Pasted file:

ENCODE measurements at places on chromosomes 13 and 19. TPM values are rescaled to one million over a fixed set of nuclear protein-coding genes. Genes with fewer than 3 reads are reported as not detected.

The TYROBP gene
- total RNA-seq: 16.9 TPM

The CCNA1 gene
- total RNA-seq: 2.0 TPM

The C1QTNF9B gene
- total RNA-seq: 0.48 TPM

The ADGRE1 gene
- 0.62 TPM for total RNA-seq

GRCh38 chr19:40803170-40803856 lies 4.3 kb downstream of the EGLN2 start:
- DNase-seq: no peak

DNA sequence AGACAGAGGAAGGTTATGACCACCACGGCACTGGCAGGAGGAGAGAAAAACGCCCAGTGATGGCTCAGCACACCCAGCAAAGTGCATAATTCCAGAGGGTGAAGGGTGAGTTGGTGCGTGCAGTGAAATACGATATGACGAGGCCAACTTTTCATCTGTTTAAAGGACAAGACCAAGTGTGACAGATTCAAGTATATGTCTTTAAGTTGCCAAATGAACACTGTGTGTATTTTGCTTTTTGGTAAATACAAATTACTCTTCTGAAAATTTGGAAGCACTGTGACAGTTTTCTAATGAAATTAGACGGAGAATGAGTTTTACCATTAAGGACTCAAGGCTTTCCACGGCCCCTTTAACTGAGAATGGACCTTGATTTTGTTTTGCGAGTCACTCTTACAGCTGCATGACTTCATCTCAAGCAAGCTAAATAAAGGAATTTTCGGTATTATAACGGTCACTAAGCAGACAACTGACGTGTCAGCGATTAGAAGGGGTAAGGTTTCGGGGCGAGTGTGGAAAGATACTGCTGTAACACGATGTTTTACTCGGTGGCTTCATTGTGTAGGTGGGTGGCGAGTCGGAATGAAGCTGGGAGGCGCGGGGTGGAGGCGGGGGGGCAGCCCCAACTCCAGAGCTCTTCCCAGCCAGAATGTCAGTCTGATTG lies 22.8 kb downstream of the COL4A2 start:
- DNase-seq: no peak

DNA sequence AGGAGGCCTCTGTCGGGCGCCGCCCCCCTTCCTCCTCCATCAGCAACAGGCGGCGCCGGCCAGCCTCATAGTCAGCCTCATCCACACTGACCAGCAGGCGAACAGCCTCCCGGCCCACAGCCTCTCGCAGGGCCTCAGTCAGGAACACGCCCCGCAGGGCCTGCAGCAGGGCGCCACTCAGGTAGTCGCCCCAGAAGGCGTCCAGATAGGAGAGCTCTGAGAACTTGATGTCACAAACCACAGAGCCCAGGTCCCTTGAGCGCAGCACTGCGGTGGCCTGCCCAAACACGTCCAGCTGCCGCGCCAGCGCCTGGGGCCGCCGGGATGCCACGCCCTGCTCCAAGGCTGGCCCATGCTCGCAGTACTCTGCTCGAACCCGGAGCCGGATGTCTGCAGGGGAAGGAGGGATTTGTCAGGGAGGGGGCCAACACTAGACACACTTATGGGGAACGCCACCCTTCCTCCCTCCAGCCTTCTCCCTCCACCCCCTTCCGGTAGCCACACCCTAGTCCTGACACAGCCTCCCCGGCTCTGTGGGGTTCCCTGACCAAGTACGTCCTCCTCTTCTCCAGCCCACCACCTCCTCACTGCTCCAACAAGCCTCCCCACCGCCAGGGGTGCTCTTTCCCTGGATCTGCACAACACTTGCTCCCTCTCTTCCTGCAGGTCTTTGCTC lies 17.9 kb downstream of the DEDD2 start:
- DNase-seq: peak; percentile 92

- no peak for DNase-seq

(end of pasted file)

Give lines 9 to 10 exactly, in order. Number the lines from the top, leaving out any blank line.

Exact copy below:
- 0.62 TPM for total RNA-seq

GRCh38 chr19:40803170-40803856 lies 4.3 kb downstream of the EGLN2 start: